^{1},Y

^{2}, . . . ,Y

^{Q}be complex valued random processes. Each of |Y

^{q}| has the probability density function ρ(x)>0 and

**∫ 0 1 ρ ( x ) x = 1. ##EQU00042##**

**Let Z**=g(Y

^{1},Y

^{2}, . . . ,Y

^{Q}). Let {ψ

_{0}(|x|), . . . ,ψ

_{M}-1(|x|)} be a set of linearly independent complex valued functions of one real variable defined on the interval [0,1]. Let {τ

_{1}(x), . . . ,τ

_{Q}(x)} be a given set of complex valued functions of one complex variable. In the linearization of high power amplifiers [3], these functions are τ

_{q}(x)=x,q=1, . . . ,Q. Define Y=[Y

^{1},Y

^{2}, . . . ,Y

^{Q}], and let |x| be the amplitude of the complex variable x. We are now interested in the following best approximation problem.

**Problem**2 ##EQU00043## Find , u q ( x ) = i = 0 M - 1 u i q ψ i ( x ) , q = 1 , , Q such that ##EQU00043.2## E ( ( g ( Y ) - q = 1 Q τ q ( Y q ) u q ( Y q ) ) * ( g ( Y ) - q = 1 Q τ q ( Y q ) u q ( Y q ) ) ) = E ( ( Z - q = 1 Q τ q ( Y q ) i = 0 M - 1 u i q ψ i ( Y q ) ) * ( Z - q = 1 Q τ q ( Y q ) i = 0 M - 1 u i q ψ i ( Y q ) ) ) = min v q .di-elect cons. span { ψ 0 , ψ 1 , ψ M - 1 } E ( ( Z - q = 1 Q τ q ( Y q ) v q ( Y q ) ) * ( Z - q = 1 Q τ q ( Y q ) v q ( Y q ) ) ) ##EQU00043.3##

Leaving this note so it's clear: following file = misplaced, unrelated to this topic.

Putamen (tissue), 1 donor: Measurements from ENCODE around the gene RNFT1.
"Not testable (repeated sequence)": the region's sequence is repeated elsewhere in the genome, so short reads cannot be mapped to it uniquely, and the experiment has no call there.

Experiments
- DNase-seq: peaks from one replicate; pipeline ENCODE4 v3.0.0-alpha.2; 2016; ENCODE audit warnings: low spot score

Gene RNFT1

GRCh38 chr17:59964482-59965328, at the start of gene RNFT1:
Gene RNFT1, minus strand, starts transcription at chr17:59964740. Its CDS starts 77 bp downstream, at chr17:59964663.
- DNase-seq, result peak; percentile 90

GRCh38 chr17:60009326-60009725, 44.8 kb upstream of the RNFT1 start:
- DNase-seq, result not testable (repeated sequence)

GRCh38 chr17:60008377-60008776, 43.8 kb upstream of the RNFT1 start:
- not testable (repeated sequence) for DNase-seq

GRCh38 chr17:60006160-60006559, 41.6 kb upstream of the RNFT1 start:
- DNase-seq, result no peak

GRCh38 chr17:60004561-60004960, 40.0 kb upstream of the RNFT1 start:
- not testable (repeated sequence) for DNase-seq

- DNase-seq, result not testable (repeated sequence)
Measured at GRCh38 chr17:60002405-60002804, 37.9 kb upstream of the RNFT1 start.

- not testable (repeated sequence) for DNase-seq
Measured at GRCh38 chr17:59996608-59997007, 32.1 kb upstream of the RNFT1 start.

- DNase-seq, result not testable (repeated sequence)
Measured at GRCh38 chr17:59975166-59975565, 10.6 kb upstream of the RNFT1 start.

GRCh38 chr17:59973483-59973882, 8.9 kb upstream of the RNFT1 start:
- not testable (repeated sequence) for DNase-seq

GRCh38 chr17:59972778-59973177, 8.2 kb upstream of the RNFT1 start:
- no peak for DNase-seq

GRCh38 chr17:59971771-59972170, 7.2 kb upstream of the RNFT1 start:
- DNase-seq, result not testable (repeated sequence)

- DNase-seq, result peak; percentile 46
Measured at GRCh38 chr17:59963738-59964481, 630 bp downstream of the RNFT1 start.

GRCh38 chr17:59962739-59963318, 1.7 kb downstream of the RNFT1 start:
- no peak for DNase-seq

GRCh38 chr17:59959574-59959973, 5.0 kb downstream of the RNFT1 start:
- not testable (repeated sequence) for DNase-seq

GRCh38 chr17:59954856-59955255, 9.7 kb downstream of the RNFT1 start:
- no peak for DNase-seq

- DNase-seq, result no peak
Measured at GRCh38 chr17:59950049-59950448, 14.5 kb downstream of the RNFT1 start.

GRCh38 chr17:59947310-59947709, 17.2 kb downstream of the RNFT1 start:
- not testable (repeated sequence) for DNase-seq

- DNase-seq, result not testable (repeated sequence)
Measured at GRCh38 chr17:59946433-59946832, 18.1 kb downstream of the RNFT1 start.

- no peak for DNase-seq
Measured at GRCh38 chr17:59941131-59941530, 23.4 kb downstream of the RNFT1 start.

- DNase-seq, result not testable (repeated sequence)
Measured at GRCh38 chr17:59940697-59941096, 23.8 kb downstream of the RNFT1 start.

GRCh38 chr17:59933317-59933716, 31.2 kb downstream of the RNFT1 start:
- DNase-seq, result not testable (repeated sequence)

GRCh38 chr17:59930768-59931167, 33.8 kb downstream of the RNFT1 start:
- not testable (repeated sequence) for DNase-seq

**The approximation of the solutions u**

^{1}(|x|), q=1, . . . ,Q can be computed using the following algorithm.

**TABLE**-US-00006 Algorithm SCG_MUL At start: Given ε > 0, and the basis functions {ψ

_{0}(|x|), . . . , ψ

_{M}-1(|x|)}, which need not be orthonormal Determine a strategy to reset the search direction at least once every M iterations u

^{q}(x) = 0, for q = 1, . . . , Q loop: Take samples {y

_{0}

^{q}, y

_{1}

^{q}, . . . , y

_{N}-1

^{q}}, q = 1, . . . , Q, {z

_{0}, z

_{1}, . . . , z

_{N}-1} such that z

_{n}= g(y

_{n}

^{1}, . . . , y